ADAPTED COGNITION MODULES STAND AGAINST MULTIPLE INTELLIGENCES Each adapted cognition module is supported by evidence of its neural operations (MI intelligences are not). A given adapted cognition module, like Mirror Neuron Tissue, operates using our vision, hearing, speaking, gesturing, social awarenessthis combines parts of 4 of Gardners intelligencesthus negating their individual existences
Bad news finding # 4 EVERY SINGLE MEMORY WE HAVE IS COMPLETELY UNSTABLE
Heraclitus was right
You cannot step into the same river twice EVERY TIME YOU REMEMBER SOMETHING, IT IS A DIFFERENT MEMORY, BECAUSE THE ACT OF RECALL IS A RECONSTRUCTION
RECALL TRANSFORMS OUR MEMORIES When we remember our brain takes the memory apart, updates the memory, brings the memory to consciousness rhen makes new proteins for a new structure for the memory as it goes back into long-term storage.
Good news findings # 1, 2, 3, 4, 5 Neuroscience research has found 5 promoter mechanisms whereby short term learning changes into long term learning
5 major promoters of learning = INNATE LEARNING PROGRAMS (Gallistel, 2003) REPETITION of INFORMATION (Squire and Kandel, 2000) EXCITEMENT at the time of learning (Cahill & Gorski, 2003; LeDoux, 2002) EATING CARBOHYDRATES at time of learning (Korol, 2002) 8-9 HOURS OF SLEEP after learning (Kuriyama, Stickgold, & Walker, 2004)\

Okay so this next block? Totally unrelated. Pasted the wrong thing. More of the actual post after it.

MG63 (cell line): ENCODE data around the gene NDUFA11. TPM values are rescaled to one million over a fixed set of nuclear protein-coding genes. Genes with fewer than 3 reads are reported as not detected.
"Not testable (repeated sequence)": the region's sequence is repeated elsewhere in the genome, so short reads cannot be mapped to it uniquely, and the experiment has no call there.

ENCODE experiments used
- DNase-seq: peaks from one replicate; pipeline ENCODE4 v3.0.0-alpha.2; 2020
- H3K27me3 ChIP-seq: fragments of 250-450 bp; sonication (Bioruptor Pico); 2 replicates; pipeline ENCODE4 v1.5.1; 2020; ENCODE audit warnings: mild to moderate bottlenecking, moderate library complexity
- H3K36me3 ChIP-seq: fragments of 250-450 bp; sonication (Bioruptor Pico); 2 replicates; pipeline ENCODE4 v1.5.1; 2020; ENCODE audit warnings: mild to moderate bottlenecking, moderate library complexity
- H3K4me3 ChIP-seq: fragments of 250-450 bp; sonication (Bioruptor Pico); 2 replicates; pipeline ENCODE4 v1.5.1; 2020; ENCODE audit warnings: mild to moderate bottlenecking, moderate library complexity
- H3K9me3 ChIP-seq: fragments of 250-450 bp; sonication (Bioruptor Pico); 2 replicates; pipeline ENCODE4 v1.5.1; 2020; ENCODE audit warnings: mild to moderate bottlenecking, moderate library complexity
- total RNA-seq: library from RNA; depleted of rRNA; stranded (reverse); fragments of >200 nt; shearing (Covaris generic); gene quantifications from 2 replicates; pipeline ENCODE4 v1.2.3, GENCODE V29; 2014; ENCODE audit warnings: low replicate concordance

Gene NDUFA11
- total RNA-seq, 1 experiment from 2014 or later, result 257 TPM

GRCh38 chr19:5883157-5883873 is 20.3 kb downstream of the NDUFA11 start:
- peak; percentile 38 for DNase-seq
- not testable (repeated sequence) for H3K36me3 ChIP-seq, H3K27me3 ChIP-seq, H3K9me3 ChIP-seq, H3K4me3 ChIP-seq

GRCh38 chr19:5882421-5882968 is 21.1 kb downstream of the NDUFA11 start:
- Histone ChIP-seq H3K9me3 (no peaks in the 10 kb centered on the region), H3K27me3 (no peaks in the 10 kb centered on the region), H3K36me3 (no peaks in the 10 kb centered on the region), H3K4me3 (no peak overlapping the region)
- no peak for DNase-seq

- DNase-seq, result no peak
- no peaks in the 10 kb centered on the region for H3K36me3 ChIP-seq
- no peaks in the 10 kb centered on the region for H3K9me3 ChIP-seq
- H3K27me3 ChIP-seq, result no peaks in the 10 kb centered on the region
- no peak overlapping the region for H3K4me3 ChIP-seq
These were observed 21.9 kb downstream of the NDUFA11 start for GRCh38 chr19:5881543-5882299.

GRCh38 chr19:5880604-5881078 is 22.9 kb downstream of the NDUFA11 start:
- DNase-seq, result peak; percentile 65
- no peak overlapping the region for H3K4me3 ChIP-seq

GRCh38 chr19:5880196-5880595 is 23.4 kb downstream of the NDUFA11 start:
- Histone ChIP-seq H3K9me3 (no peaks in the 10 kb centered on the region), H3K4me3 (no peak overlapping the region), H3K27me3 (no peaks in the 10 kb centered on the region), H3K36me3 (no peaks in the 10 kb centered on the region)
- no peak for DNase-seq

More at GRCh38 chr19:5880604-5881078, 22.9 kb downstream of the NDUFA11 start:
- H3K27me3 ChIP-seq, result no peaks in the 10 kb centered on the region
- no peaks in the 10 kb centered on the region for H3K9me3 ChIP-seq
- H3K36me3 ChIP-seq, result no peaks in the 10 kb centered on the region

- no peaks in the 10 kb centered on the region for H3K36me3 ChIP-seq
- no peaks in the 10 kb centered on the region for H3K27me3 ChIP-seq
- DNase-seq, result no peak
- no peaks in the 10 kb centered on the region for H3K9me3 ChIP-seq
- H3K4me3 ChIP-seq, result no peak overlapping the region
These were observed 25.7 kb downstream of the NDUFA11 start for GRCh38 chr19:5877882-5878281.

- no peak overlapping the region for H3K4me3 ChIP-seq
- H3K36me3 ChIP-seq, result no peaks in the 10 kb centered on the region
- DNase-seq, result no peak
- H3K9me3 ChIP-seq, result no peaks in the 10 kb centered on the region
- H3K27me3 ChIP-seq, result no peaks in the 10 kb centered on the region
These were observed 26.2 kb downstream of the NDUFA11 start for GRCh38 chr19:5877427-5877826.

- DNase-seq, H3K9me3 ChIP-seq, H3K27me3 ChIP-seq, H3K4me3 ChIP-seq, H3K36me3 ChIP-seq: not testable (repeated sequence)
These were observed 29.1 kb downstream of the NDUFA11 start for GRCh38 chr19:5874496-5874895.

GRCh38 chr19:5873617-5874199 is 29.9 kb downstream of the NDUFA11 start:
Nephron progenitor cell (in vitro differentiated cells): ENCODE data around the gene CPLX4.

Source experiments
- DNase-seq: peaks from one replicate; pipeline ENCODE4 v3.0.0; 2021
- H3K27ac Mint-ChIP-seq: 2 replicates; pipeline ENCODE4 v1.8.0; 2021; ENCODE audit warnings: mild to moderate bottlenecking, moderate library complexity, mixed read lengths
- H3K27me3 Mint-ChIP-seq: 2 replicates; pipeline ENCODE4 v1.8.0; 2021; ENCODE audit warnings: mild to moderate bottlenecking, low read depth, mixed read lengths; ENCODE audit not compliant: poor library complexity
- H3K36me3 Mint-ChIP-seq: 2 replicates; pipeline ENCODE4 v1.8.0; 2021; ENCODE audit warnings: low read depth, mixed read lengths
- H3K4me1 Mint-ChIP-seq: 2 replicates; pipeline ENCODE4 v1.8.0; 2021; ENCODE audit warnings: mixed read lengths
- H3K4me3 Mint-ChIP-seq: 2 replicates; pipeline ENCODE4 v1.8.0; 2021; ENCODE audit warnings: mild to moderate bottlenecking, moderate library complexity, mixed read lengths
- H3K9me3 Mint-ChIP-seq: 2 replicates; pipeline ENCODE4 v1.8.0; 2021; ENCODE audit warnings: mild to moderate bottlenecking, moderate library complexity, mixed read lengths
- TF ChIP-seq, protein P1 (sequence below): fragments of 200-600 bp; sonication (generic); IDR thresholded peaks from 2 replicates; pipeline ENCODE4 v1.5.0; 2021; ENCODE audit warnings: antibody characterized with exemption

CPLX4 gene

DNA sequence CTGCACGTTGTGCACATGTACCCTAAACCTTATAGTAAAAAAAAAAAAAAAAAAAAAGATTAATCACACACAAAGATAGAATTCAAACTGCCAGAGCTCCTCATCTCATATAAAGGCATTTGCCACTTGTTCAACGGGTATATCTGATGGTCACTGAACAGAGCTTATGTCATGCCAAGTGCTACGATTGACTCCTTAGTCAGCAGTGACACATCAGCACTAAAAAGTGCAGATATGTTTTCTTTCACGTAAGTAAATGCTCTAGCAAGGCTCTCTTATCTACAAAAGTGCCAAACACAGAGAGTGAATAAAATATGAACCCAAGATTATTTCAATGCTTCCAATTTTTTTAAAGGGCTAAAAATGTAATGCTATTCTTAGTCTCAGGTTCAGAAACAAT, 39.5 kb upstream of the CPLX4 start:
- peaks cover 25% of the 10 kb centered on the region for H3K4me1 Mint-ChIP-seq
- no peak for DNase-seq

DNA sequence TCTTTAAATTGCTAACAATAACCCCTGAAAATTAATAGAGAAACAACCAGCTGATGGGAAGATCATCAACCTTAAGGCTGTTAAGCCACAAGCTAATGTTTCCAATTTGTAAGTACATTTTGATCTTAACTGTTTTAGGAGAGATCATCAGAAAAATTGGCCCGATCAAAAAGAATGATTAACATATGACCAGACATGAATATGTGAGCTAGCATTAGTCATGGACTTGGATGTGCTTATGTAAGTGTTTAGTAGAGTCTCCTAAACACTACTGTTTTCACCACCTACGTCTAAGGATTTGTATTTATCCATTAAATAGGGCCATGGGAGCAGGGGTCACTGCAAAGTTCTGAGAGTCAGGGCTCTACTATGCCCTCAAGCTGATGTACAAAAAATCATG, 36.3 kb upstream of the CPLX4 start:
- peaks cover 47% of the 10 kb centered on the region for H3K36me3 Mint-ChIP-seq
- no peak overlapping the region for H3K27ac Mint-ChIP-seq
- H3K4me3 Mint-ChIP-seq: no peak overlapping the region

The first promoters are innate learning programs called ADAPTED COGNITION MODULES SPECIALIZED BRAIN MODULES EVOLVED TO COMPUTE SPECIFIC INFORMATION OUTSIDE OUR CONSCIOUSNESS IN ORDER TO MAKE THAT PROCESS EASIER AND FASTER BECAUSE THOSE COMPUTATIONS HAVE BEEN IMPORTANT FOR OUR SURVIVAL
INNATE PROGRAMS = Adapted Cognition Modules are very specific computation systems Adapted cognition modules promote quick and easy learning of certain types of information: We learn peoples faces, typical movements, voices, clothing, odors very easily because we have FACE RECOGNITION TISSUE in our temporal lobes We learn speech and tool use motor skills more easily because we have special MIRROR NEURONS in our frontal lobes that copy the speech and movements of others